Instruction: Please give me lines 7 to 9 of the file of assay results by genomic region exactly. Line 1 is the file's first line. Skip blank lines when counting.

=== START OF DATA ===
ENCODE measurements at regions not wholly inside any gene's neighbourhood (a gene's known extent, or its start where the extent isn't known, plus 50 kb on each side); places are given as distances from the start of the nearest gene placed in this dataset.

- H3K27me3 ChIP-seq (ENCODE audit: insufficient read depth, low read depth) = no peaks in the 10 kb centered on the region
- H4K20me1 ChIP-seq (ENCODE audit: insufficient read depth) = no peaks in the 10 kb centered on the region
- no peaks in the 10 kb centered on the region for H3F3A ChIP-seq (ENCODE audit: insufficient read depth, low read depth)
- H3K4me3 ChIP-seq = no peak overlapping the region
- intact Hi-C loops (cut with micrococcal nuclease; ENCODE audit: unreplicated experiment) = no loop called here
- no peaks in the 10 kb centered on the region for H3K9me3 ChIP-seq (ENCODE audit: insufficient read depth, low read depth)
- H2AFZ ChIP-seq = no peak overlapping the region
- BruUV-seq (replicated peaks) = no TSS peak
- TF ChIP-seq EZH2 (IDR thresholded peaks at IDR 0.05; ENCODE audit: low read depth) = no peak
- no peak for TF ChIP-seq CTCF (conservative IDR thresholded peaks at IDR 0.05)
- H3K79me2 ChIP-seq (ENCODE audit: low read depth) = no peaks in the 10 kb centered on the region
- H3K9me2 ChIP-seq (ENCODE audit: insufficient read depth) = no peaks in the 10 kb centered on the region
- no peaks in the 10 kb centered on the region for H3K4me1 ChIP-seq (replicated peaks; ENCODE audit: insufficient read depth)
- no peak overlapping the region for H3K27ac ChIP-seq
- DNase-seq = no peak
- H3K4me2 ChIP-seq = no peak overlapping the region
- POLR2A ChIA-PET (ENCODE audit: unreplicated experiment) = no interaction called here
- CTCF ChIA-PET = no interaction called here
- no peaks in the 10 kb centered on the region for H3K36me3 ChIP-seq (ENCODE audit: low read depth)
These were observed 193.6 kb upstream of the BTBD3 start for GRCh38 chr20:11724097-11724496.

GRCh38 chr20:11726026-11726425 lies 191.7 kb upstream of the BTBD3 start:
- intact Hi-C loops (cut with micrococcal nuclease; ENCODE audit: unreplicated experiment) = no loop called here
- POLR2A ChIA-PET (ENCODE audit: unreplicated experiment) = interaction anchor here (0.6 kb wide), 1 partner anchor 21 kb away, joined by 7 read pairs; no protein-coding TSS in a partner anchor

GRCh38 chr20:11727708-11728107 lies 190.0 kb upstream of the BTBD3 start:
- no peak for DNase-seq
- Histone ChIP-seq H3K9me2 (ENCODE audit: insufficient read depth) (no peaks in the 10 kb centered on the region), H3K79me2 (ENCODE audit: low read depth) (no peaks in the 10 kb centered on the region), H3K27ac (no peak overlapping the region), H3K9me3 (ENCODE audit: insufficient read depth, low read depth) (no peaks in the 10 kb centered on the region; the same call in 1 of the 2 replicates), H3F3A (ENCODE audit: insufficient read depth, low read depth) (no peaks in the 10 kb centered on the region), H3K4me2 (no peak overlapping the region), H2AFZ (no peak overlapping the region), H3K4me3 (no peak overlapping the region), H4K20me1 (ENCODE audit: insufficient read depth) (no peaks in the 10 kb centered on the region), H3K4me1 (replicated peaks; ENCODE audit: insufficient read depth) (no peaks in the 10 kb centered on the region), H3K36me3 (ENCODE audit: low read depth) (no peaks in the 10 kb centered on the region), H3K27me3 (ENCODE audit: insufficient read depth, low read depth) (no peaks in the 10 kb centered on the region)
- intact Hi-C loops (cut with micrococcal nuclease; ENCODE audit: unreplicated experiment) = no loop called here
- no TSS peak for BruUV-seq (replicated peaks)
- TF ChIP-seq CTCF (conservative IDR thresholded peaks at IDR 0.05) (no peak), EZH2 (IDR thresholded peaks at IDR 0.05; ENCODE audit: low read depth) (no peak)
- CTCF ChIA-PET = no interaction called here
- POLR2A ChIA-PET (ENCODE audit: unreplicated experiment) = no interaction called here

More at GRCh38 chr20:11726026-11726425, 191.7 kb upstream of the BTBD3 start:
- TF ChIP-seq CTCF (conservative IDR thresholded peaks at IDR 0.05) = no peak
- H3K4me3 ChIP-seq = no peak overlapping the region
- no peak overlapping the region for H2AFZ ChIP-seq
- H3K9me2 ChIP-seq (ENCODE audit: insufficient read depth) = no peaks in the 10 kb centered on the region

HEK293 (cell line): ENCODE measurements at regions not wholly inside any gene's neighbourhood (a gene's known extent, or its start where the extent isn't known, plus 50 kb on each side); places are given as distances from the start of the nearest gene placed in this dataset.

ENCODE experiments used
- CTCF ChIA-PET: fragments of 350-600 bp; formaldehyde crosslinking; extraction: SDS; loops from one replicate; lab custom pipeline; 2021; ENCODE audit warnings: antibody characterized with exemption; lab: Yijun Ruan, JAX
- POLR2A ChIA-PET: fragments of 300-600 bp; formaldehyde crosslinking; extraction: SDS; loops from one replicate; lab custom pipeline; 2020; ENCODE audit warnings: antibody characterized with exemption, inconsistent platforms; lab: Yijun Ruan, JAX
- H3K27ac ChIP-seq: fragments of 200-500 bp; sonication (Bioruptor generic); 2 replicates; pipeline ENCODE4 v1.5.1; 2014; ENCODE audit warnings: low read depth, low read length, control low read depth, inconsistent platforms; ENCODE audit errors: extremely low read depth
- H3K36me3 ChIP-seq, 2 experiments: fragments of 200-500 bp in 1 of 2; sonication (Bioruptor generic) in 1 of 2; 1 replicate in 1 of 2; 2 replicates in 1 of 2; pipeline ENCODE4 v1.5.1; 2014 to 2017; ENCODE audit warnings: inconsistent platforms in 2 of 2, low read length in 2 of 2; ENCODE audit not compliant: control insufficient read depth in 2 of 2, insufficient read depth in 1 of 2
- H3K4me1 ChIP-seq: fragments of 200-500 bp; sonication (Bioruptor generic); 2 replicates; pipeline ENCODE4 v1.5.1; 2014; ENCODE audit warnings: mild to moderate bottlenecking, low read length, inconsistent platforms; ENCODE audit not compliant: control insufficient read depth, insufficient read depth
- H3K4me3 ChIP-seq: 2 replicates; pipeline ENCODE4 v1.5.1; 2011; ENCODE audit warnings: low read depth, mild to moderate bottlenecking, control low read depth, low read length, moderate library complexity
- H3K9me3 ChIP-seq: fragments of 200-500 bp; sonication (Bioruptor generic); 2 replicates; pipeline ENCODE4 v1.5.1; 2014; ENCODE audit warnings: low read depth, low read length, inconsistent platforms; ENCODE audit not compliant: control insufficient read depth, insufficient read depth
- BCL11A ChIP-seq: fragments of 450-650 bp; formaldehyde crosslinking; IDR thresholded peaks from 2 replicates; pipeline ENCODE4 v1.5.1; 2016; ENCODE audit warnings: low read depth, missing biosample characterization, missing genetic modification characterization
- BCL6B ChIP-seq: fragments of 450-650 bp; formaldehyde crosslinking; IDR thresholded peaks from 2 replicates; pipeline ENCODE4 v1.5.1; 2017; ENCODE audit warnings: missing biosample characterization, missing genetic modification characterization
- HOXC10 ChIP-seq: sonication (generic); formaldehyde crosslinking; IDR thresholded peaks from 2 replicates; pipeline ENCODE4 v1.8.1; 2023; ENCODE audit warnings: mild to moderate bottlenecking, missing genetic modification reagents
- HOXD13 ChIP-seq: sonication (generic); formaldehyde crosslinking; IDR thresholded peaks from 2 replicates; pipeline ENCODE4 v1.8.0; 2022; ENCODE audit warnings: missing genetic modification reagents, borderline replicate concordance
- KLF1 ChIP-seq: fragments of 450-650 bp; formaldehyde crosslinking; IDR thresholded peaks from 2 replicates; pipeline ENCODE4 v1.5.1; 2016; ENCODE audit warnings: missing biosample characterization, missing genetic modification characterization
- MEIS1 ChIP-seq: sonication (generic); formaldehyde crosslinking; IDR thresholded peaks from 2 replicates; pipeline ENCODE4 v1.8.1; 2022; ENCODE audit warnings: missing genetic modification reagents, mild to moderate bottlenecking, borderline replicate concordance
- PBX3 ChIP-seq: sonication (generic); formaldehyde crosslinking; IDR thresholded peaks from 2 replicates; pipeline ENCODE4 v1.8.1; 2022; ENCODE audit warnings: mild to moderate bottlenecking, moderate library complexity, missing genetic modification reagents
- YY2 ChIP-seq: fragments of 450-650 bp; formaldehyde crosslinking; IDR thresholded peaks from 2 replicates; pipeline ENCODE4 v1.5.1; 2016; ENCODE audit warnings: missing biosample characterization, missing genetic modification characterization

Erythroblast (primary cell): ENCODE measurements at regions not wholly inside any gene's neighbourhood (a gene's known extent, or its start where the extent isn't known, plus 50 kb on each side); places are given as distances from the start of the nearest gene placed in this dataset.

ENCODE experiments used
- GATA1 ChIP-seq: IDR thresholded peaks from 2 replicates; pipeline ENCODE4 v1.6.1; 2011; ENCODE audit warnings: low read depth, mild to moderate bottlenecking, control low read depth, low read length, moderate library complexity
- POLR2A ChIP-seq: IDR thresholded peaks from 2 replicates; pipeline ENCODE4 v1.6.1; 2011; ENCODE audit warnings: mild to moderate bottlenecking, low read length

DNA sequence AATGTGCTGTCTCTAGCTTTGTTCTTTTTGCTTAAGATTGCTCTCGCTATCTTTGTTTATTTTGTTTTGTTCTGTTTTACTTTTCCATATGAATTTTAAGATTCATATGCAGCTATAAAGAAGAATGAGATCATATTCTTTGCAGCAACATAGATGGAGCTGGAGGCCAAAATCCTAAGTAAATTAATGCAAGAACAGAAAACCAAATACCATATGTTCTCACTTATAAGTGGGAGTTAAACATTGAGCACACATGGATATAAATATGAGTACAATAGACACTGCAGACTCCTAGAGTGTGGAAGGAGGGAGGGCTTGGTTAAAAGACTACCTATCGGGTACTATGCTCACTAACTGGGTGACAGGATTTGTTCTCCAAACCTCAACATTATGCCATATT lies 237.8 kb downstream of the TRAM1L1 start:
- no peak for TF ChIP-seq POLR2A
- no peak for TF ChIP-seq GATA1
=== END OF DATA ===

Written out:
- no peaks in the 10 kb centered on the region for H3K9me3 ChIP-seq (ENCODE audit: insufficient read depth, low read depth)
- H2AFZ ChIP-seq = no peak overlapping the region
- BruUV-seq (replicated peaks) = no TSS peak